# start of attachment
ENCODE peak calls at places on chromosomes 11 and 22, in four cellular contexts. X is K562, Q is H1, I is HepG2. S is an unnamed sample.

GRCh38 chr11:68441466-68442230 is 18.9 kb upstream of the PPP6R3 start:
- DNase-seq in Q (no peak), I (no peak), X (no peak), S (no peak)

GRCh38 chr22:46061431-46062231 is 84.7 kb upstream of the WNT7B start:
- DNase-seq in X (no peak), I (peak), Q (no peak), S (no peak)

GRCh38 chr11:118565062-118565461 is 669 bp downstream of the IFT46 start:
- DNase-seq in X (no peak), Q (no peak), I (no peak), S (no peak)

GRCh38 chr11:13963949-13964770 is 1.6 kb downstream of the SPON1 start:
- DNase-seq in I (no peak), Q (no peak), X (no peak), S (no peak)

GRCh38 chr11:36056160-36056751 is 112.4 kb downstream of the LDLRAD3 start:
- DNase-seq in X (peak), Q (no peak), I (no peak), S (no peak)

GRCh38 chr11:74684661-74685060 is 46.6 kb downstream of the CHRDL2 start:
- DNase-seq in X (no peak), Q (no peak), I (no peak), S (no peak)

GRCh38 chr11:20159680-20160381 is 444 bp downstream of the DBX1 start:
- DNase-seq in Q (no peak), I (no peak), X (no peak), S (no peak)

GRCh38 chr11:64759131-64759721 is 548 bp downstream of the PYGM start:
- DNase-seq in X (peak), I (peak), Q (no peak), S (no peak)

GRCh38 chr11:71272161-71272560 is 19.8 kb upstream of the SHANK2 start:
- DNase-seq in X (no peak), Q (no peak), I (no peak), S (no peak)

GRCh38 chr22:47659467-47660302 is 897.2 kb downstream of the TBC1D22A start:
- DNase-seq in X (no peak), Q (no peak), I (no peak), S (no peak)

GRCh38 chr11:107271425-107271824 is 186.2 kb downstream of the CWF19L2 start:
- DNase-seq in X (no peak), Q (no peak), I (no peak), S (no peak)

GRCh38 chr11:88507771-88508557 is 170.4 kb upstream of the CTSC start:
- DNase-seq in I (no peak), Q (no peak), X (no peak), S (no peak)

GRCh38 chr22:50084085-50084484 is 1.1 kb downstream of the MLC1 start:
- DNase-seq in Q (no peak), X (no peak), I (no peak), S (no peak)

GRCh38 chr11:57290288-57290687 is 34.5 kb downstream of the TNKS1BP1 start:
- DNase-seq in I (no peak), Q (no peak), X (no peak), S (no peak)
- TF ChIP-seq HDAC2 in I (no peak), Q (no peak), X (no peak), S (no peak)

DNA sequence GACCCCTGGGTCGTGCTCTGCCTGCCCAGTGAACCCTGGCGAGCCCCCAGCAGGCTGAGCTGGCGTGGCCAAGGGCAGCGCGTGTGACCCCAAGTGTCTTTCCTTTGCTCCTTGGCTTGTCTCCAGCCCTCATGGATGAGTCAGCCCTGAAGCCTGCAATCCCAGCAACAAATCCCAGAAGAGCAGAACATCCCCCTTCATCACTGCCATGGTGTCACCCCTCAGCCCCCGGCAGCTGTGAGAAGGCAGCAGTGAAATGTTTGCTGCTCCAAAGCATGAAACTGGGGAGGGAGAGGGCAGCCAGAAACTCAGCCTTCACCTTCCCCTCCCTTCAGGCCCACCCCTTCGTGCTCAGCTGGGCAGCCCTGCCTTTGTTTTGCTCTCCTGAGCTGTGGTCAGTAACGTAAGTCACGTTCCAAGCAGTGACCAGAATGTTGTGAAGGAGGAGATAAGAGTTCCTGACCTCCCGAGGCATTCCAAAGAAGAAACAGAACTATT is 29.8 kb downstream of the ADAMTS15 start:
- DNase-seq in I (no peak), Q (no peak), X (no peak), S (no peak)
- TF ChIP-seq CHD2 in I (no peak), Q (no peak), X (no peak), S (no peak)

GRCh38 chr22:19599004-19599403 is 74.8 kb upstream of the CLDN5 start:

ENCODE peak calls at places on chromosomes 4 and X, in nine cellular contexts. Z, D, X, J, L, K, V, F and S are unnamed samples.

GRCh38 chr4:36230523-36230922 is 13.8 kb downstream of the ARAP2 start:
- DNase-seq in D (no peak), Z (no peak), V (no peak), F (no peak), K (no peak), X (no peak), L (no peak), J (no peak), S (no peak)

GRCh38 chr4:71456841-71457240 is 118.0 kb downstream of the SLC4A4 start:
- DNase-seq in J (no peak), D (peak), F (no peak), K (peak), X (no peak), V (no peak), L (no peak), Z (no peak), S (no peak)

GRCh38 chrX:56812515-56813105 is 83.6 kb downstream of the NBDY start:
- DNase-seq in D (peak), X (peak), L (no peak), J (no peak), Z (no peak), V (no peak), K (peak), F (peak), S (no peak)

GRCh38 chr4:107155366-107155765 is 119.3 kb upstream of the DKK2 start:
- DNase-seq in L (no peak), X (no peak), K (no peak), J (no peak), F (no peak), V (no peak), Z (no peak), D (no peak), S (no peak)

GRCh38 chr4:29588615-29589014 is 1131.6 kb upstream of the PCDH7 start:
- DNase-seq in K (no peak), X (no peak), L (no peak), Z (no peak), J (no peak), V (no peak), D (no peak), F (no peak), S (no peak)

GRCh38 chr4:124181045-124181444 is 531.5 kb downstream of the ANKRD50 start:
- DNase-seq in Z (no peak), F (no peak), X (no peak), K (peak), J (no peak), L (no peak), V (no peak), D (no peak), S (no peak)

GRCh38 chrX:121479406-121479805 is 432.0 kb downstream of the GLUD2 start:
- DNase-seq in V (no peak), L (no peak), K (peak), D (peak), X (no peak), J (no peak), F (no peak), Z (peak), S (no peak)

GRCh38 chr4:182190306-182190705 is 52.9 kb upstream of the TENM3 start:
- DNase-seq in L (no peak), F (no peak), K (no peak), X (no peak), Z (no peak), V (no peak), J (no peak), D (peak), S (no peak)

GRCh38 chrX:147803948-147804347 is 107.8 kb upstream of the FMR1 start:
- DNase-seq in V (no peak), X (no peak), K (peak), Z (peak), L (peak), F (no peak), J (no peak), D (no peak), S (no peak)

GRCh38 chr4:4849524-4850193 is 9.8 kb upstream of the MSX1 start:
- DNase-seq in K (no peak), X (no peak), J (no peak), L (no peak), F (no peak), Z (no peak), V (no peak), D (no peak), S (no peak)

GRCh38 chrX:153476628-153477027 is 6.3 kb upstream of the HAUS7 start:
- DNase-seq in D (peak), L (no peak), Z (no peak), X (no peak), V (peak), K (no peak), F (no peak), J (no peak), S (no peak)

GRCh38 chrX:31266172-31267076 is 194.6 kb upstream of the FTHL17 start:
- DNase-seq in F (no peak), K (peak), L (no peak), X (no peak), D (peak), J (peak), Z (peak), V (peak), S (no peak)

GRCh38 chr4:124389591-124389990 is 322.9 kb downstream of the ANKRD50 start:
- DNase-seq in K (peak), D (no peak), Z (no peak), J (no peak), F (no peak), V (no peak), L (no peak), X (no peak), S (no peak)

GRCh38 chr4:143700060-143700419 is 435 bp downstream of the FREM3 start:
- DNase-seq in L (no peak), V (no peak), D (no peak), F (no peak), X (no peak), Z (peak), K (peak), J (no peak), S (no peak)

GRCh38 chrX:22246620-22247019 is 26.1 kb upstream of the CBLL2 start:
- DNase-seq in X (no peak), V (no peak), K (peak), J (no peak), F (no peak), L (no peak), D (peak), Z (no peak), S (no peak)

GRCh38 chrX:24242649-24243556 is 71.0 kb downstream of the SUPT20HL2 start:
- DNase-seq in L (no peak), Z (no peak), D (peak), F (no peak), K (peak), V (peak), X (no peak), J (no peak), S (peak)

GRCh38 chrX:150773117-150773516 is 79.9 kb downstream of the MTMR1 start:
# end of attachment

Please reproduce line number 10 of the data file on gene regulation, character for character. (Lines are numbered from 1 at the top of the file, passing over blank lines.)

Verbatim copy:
GRCh38 chr11:36056160-36056751 is 112.4 kb downstream of the LDLRAD3 start: